Some of the conditions, they said, may worsen during the pregnancy and eventually become life-threatening or may impair a woman’s future health. Also, some women might have to modify or stop treatment, including medication, for a health condition because not doing so could endanger the fetus.

Moreover, the plaintiffs assert that not allowing an abortion for patients suffering from psychological and psychiatric conditions “is both inconsistent with best medical practices and will harm pregnant Hoosiers.” A patient’s mental illness might be aggravated by biological changes caused by the pregnancy or a patient may need to stop taking her medications to avoid harming the fetus, the plaintiffs state.

“The consequences of aggravating an existing mental health condition or relapsing after a mental health condition is stable can be dire for pregnant patients and their families,” the plaintiffs argue. “Patients may require psychiatric hospitalization, may lose their jobs, and may be unable to care for their new babies or other dependents. If suffering from particularly several mental illness, patients may also engage in self-harm (including attempting suicide) or may harm their infant.”

Overturning the hospital requirement

The plaintiffs argue the requirement that abortions only be performed in hospitals will make the procedure “nearly impossible to access” – even for patients who qualify under the law’s exceptions.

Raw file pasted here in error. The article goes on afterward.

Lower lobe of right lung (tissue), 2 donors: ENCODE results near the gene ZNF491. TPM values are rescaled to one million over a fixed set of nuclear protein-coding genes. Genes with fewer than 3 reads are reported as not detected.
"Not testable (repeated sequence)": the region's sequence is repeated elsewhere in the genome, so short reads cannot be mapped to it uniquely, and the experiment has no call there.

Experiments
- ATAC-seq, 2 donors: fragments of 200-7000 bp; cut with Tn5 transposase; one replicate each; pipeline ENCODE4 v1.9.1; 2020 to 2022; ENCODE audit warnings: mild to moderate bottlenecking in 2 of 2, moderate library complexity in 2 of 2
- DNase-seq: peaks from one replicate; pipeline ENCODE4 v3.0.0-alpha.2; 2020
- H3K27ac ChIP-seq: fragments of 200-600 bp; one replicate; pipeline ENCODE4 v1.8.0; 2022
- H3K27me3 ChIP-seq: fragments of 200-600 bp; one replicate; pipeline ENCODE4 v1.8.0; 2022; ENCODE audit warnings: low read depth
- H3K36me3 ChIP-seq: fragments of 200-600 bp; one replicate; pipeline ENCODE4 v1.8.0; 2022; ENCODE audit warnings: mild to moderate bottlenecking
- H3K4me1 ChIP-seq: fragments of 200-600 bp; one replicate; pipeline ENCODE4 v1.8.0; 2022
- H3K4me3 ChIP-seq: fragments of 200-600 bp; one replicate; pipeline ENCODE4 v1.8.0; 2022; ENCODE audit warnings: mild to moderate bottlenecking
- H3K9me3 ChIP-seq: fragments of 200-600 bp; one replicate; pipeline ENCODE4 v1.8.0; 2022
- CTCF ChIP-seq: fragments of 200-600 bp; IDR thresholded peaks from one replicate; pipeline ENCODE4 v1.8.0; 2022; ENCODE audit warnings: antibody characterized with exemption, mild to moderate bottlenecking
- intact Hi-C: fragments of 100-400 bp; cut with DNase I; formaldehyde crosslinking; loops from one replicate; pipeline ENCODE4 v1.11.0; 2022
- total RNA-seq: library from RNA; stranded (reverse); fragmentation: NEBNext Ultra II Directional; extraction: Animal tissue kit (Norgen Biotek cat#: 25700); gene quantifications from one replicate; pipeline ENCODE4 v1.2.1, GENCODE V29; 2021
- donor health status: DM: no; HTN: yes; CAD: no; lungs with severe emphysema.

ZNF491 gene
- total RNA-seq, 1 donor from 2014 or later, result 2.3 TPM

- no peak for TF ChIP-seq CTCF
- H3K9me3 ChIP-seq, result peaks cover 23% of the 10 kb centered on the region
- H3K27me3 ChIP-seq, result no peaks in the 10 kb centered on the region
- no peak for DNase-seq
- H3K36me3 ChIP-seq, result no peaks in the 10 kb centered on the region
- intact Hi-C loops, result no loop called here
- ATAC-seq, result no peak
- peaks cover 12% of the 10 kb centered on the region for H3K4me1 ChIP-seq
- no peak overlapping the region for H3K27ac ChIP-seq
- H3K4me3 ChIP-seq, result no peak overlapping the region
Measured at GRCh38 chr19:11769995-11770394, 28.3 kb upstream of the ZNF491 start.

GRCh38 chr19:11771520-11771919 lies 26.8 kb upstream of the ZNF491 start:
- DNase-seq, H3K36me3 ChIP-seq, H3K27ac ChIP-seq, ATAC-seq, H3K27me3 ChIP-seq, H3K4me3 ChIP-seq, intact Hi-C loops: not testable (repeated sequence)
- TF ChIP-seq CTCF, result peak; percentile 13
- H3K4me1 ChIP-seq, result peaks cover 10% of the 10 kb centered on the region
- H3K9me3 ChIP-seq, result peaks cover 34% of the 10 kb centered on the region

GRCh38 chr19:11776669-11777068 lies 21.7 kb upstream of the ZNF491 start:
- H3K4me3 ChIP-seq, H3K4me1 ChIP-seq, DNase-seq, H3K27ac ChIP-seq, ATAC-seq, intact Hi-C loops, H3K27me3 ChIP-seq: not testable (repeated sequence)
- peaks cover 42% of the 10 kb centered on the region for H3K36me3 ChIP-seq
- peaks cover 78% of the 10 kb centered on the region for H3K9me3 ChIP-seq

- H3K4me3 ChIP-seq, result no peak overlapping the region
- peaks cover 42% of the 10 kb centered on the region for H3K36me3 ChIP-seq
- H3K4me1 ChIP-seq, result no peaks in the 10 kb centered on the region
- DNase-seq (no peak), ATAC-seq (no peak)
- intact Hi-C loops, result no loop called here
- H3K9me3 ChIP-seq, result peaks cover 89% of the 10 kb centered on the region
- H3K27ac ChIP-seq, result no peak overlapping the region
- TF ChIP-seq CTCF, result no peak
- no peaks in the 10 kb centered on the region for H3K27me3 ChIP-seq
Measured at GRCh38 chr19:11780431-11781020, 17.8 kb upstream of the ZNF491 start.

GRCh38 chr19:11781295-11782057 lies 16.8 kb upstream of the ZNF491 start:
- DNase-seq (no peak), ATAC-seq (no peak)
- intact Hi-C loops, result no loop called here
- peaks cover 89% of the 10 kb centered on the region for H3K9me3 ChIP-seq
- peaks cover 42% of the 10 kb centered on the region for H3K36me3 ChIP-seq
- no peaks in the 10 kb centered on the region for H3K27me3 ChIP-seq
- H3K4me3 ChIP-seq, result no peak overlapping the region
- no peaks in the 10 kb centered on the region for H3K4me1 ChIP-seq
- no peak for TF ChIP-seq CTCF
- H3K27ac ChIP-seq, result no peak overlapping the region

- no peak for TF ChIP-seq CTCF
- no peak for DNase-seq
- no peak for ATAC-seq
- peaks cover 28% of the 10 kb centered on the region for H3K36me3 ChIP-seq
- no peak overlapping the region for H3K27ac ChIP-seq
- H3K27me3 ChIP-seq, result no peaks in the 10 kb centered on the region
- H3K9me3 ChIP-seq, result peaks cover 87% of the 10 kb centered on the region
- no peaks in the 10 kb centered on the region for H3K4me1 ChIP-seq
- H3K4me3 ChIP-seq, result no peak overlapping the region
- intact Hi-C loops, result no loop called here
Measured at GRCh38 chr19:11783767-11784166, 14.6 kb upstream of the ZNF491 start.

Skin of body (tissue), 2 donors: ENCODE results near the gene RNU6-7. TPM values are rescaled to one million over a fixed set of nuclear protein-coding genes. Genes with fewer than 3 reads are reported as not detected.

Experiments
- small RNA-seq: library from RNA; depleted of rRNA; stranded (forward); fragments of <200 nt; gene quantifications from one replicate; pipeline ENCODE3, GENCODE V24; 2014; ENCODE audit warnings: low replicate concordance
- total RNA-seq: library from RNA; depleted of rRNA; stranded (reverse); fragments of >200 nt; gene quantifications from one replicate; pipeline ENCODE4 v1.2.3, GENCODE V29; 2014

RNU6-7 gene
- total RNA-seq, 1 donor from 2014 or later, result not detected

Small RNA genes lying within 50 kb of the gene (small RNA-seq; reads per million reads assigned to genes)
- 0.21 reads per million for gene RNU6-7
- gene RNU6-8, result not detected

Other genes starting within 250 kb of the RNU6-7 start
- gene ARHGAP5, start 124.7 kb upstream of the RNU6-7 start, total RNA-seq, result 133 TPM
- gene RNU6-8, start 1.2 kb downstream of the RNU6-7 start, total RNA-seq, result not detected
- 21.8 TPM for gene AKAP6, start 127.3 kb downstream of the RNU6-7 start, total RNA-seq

They assert out-of-pocket expenses can be much higher for patients receiving abortion care at hospitals, compared to care provided in clinics. “This higher cost will make obtaining abortion care in a hospital setting impossible for many Hoosiers,” the plaintiffs argue.

Pointing to data from the Indiana State Department of Health, the plaintiffs also contend 98% of the abortions in 2021 in Indiana were performed at abortion clinics now prohibited from performing abortions under SEA 1. Moreover, the hospitals that provide abortions are limited mostly to Indianapolis, placing additional barriers to women who live a distance away from the state capital.

“Forcing patients to seek abortions at hospitals does not improve patient health and safety, and instead only serves to harm those who are eligible for abortion care under Indiana law by limiting their options for access to care without medical justification,” the plaintiffs assert. “These harms will be borne most heavily by patients who are lower income, have trouble getting off work and/or securing childcare to seek a hospital-based procedure, or who live in rural areas far from hospitals that offer abortion care.”

The case is Planned Parenthood Great Northwest, Hawai’i, Alaska, Indiana, Kentucky, Inc.; Women’s Med Group Professional Corporation; et al. v. Members of the Medical Licensing Board of Indiana; et al., 53C06-2208-PL-001756.

Dwight Adams, a freelance editor and writer based in Indianapolis, edited this article. He is a former content editor, copy editor and digital producer at The Indianapolis Star and IndyStar.com, and worked as a planner for other newspapers, including the Louisville Courier Journal.